Mai Zetterling


Actor, Director

About

Also Known As
Mai Elizabeth Zetterling
Birth Place
Sweden
Born
May 24, 1925
Died
March 17, 1994
Cause of Death
Cancer

Biography

Mai Zetterling came to feminism gradually. In her autobiography, "All Those Tomorrows," she notes, "When the reviews of my first full-length feature movie came out, I was horrified to read that 'Mai Zetterling directs like a man.' What did that mean?" As an actress she was considered no threat. But when she decided to become a film director, she was "not the same any more in the eyes of ...

Family & Companions

Tutte Lemkow
Husband
Ballet dancer, ice hockey player. Divorced; father of her two sons.
David Hughes
Husband
Author. Divorced.

Bibliography

"Nattlek/Night Games"
Mai Zetterling

Biography

Mai Zetterling came to feminism gradually. In her autobiography, "All Those Tomorrows," she notes, "When the reviews of my first full-length feature movie came out, I was horrified to read that 'Mai Zetterling directs like a man.' What did that mean?" As an actress she was considered no threat. But when she decided to become a film director, she was "not the same any more in the eyes of men." It took years to realize "the change I had made was positive and, in the end, the only way."

As a teenager, Zetterling joined a children's theater club and at 16 played the lead in a play by Par Lagerkvist. At 17, she joined the Swedish National Theater, where Alf Sjoberg became her mentor and directed her in her first major film, "Frenzy/Torment" (1944), written by Ingmar Bergman.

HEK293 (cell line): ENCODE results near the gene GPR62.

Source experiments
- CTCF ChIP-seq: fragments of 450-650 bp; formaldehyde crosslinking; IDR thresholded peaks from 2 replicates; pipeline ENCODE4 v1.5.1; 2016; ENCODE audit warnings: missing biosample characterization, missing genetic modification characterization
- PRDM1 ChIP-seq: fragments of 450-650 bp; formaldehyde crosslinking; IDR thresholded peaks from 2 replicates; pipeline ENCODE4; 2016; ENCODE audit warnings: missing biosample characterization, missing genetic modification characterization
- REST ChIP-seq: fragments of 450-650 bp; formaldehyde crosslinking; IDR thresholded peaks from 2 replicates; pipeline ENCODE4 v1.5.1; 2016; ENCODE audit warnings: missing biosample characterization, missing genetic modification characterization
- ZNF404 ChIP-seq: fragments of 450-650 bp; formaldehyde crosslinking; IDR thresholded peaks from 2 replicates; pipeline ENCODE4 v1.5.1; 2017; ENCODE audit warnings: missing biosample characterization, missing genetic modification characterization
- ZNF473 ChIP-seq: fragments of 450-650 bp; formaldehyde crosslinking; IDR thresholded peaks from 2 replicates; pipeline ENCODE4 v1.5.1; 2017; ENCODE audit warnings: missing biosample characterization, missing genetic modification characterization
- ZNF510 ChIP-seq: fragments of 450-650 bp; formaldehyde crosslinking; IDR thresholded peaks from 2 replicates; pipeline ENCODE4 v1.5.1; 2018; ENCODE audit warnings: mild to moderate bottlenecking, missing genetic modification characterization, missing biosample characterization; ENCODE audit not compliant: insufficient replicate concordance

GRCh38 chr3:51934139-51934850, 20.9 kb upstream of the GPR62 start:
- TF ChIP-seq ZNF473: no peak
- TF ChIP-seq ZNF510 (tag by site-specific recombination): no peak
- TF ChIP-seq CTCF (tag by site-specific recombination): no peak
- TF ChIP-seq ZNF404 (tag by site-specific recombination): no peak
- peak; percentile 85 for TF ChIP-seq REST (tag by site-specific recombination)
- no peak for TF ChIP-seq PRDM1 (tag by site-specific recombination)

For British film director Basil Dearden she played the title role in "Frieda" (1947), which led to a successful British film career with Rank. Back in Sweden, she also made one film under Ingmar Bergman, "Music in the Dark" (1948).

In the early 1950s, she accepted an offer to be Danny Kaye's leading lady in "Knock on Wood" (1954). It was to be her only film in Hollywood, a place she hated. She returned to England and starred on the stage in a production of "A Doll's House."

After she married British writer David Hughes, Zetterling made plans toward becoming a film director. She and Hughes collaborated for BBC-TV on a series of documentaries: "The Polite Invasion" (1960), about the problems of the Lapps and the Swedes; "Little Lords of Egypt" (1961), concerning the plight of Gypsies; and "The War Game" (1961), an anti-war short about two boys playing a game that turns nasty. The latter film won the Golden Lion Prize at the 1963 Venice Film Festival.

Her directing career went into high gear with her feature, "Loving Couples" (1964). Its poster won a prize in Vienna but it was banned in Cannes as obscene. "Night Games" (1966), based on her own novel, was even more of a cause celebre. Banned from the Venice Festival, it was censured by critics for scenes of sexuality, childbirth, and vomiting in detailing the story of a 35-year-old man's attempts to deal with childhood memories marked by depravity and perversity. Three films later, her marriage with Hughes came to an end.

Most notable among her more recent films are "We Have Many Faces" (1975), which drew on "the pain and misery of the break-up of my marriage"; "Of Seals and Man" (1978), detailing the disappearing breed of Eskimo seal hunters; and "Scrubbers" (1982), which dealt with young female offenders sent to Britain's Borstal prison. Zetterling never entirely gave up her acting career, either; in one of her last roles she was especially memorable as the wise grandmother who warns her grandson about "The Witches" (1990).

Zetterling's work shows a fascination with outsiders, whether Eskimos, Gypsies or girl delinquents. "Perhaps I am a mad-hatter Swede," she says, "who got lost in the world ... I feel very far from the norm of just about everything."

Life Events

1941